06/05/2021, 12.27
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Mumbai: petrol over 100 rupees, 18 price hikes in one month

Fuel prices in India hit record highs after being blocked for local elections in March and April. Tax burden rises to 60% of distribution price. Concern over effects on small businesses in a country already on its knees due to the pandemic.


Mumbai (AsiaNews) -  Mumbai and in some other districts of India, the price of gasoline this week exceeded the threshold of 100 rupees per liter for the first time (almost $ 1.40, double the price currently charged in New York). And this is yet another record in a race that since May 4 - just as the country is dealing with the serious consequences of the new wave of the pandemic - has already seen 18 consecutive increases in fuel prices.

Large state-controlled companies (Indian Oil Corporation, Bharat Petroleum, Hindustan Petroleum) determine the prices charged at the filling stations in India. It is no coincidence that the increase in fuel prices - which has now lasted for two years -  was stationary in the months of March and April, in conjunction with local elections in some populous states such as West Bengal, only to resume at a faster pace once the voting operations are over.

 In Mumbai yesterday, gasoline reached 100.98 rupees per liter, while diesel oil has now reached 92.99 rupees per liter. The price is still slightly lower in Delhi (94.76 rupees for petrol, 85.66 for diesel), but there are also areas of Rajasthan where the cost of petrol has exceeded 105 rupees per liter.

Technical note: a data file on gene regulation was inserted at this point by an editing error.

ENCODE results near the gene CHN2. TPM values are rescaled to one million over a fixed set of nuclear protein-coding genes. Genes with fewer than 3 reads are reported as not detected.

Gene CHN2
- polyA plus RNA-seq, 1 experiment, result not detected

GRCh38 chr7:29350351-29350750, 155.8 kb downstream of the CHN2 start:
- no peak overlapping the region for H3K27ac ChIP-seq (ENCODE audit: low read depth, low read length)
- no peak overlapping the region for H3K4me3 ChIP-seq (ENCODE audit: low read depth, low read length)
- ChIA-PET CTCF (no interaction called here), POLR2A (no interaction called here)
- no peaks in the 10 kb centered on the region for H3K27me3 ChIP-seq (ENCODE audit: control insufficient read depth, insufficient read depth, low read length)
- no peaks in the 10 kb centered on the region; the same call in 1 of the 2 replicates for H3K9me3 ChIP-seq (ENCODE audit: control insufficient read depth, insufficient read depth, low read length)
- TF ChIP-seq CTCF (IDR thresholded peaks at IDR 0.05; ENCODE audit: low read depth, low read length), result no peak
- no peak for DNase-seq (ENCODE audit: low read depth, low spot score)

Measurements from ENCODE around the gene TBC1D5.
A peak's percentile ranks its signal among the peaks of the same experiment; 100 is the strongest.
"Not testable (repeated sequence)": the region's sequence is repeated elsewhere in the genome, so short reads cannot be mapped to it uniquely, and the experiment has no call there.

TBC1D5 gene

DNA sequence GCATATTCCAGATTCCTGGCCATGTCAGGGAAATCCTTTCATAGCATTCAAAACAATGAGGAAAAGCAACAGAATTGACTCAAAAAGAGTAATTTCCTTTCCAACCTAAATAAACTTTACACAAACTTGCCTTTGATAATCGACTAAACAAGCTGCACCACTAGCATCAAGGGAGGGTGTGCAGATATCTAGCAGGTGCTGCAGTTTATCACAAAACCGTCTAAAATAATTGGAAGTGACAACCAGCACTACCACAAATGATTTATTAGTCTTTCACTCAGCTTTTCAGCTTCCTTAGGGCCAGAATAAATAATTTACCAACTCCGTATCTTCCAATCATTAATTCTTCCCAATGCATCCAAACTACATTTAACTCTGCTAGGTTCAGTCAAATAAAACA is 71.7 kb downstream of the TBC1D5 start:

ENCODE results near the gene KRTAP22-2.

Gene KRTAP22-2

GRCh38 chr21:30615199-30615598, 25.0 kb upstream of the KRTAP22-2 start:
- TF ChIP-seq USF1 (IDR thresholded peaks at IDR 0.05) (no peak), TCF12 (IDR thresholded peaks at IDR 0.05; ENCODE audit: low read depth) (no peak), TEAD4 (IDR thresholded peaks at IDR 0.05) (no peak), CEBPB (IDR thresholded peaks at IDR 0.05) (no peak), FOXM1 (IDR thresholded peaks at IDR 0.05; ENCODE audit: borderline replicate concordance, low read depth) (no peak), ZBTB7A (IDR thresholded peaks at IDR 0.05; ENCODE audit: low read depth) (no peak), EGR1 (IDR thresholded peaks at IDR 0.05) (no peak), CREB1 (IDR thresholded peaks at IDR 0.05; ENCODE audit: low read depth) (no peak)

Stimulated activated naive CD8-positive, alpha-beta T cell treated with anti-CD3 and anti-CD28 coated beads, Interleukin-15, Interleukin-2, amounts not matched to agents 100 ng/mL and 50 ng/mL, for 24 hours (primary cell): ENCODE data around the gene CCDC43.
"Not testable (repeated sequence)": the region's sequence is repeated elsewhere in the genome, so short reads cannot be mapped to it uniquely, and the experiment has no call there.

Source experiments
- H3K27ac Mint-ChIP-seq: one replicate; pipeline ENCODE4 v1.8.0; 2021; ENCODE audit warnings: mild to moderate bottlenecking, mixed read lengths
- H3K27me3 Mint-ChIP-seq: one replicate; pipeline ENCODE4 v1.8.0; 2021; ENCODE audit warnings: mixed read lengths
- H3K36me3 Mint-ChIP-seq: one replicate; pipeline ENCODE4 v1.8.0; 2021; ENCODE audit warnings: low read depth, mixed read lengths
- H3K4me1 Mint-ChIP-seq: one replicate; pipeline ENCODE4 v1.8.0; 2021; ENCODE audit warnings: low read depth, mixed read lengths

Companies attribute these increases to developments in crude oil prices on international markets, but fuel taxation has also had an important effect. Today it is estimated that central government excise and local taxes together account for 60% of the consumer price of gasoline and diesel in India.

The Modi government had significantly raised the levy when - a few years ago - market prices had fallen compared to the period in which oil was trading at over $ 100 a barrel. In recent months, however, just as fuel consumption in India was falling due to the pandemic, taxes have been raised further to keep tax revenues high. And the result is record prices these days.

The fear now is that the increase in gasoline may further aggravate the economic crisis that India is bringing with the pandemic. The effects could be felt in particular on agriculture and on small taxi-rickshaw activities already heavily penalized in the cities by the lockdowns imposed to contain the pandemic.

Already a few months ago, even before India was hit by the second wave of Covid-19, the Pew Research Center had already estimated the presence of 75 million new poor caused by the pandemic in the country in 2020, with the middle class decreasing by a third.

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